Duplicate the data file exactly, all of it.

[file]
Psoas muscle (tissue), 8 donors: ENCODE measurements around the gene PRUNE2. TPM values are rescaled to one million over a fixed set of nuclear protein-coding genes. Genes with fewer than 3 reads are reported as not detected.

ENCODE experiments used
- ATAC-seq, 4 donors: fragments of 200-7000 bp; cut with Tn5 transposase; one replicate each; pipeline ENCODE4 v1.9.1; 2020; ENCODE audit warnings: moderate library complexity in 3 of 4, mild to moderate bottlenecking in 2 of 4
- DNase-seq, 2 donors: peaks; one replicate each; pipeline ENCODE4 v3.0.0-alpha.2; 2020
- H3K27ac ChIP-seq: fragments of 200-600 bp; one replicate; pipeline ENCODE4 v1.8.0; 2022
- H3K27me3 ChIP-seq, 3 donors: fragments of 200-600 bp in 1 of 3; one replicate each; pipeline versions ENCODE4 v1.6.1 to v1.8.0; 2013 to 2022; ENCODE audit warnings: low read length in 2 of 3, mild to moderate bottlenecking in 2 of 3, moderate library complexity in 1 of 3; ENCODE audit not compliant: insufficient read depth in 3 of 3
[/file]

Psoas muscle (tissue), 8 donors: ENCODE measurements around the gene PRUNE2. TPM values are rescaled to one million over a fixed set of nuclear protein-coding genes. Genes with fewer than 3 reads are reported as not detected.

ENCODE experiments used
- ATAC-seq, 4 donors: fragments of 200-7000 bp; cut with Tn5 transposase; one replicate each; pipeline ENCODE4 v1.9.1; 2020; ENCODE audit warnings: moderate library complexity in 3 of 4, mild to moderate bottlenecking in 2 of 4
- DNase-seq, 2 donors: peaks; one replicate each; pipeline ENCODE4 v3.0.0-alpha.2; 2020
- H3K27ac ChIP-seq: fragments of 200-600 bp; one replicate; pipeline ENCODE4 v1.8.0; 2022
- H3K27me3 ChIP-seq, 3 donors: fragments of 200-600 bp in 1 of 3; one replicate each; pipeline versions ENCODE4 v1.6.1 to v1.8.0; 2013 to 2022; ENCODE audit warnings: low read length in 2 of 3, mild to moderate bottlenecking in 2 of 3, moderate library complexity in 1 of 3; ENCODE audit not compliant: insufficient read depth in 3 of 3